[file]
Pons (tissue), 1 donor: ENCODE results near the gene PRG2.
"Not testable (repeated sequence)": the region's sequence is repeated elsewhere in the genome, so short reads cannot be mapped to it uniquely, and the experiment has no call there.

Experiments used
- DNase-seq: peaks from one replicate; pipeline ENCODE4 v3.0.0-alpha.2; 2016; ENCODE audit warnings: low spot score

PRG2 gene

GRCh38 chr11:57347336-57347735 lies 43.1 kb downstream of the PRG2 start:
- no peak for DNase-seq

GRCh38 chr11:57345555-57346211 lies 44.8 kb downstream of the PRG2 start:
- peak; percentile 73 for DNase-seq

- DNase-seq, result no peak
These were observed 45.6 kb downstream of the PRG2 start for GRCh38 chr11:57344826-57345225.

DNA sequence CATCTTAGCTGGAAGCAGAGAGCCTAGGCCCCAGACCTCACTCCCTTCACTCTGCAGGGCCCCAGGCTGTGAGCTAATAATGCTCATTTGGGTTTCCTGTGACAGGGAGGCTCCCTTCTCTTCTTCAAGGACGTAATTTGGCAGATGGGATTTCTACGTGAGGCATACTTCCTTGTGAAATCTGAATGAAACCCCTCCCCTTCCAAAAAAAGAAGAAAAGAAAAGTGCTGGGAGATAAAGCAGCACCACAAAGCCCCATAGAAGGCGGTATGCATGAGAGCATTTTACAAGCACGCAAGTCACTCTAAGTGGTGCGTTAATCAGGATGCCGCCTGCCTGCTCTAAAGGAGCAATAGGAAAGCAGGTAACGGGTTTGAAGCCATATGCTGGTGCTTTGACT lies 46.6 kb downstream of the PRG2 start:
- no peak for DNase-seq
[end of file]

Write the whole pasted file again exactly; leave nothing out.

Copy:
Pons (tissue), 1 donor: ENCODE results near the gene PRG2.
"Not testable (repeated sequence)": the region's sequence is repeated elsewhere in the genome, so short reads cannot be mapped to it uniquely, and the experiment has no call there.

Experiments used
- DNase-seq: peaks from one replicate; pipeline ENCODE4 v3.0.0-alpha.2; 2016; ENCODE audit warnings: low spot score

PRG2 gene

GRCh38 chr11:57347336-57347735 lies 43.1 kb downstream of the PRG2 start:
- no peak for DNase-seq

GRCh38 chr11:57345555-57346211 lies 44.8 kb downstream of the PRG2 start:
- peak; percentile 73 for DNase-seq

- DNase-seq, result no peak
These were observed 45.6 kb downstream of the PRG2 start for GRCh38 chr11:57344826-57345225.

DNA sequence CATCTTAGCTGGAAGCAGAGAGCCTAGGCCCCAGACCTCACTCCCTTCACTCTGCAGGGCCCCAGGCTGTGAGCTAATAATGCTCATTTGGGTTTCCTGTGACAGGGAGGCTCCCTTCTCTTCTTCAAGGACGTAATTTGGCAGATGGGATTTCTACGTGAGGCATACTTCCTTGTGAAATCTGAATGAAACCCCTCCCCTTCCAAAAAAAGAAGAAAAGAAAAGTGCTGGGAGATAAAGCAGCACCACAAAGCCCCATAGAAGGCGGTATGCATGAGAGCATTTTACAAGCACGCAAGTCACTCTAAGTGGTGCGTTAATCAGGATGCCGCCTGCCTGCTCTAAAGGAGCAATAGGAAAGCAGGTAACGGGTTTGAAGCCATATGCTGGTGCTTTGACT lies 46.6 kb downstream of the PRG2 start:
- no peak for DNase-seq